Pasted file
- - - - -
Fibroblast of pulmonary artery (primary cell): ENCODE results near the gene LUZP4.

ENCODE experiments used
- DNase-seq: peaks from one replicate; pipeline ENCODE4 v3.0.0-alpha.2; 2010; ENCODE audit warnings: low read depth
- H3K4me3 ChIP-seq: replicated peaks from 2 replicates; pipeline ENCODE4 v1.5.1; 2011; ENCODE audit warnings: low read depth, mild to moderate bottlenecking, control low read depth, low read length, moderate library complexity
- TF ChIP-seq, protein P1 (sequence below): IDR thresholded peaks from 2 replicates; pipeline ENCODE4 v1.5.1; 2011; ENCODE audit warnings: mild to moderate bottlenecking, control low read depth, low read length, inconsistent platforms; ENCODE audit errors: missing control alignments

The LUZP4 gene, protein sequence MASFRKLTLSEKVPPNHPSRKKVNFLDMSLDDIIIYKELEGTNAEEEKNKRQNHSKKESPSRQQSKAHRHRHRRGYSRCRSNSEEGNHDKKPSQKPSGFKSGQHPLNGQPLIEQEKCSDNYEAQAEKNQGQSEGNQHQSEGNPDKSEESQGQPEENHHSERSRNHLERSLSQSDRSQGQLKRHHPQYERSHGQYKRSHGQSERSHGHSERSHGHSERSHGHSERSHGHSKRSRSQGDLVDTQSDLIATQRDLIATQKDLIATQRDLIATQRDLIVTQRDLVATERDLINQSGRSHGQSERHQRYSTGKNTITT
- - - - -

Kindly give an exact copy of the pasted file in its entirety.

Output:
Fibroblast of pulmonary artery (primary cell): ENCODE results near the gene LUZP4.

ENCODE experiments used
- DNase-seq: peaks from one replicate; pipeline ENCODE4 v3.0.0-alpha.2; 2010; ENCODE audit warnings: low read depth
- H3K4me3 ChIP-seq: replicated peaks from 2 replicates; pipeline ENCODE4 v1.5.1; 2011; ENCODE audit warnings: low read depth, mild to moderate bottlenecking, control low read depth, low read length, moderate library complexity
- TF ChIP-seq, protein P1 (sequence below): IDR thresholded peaks from 2 replicates; pipeline ENCODE4 v1.5.1; 2011; ENCODE audit warnings: mild to moderate bottlenecking, control low read depth, low read length, inconsistent platforms; ENCODE audit errors: missing control alignments

The LUZP4 gene, protein sequence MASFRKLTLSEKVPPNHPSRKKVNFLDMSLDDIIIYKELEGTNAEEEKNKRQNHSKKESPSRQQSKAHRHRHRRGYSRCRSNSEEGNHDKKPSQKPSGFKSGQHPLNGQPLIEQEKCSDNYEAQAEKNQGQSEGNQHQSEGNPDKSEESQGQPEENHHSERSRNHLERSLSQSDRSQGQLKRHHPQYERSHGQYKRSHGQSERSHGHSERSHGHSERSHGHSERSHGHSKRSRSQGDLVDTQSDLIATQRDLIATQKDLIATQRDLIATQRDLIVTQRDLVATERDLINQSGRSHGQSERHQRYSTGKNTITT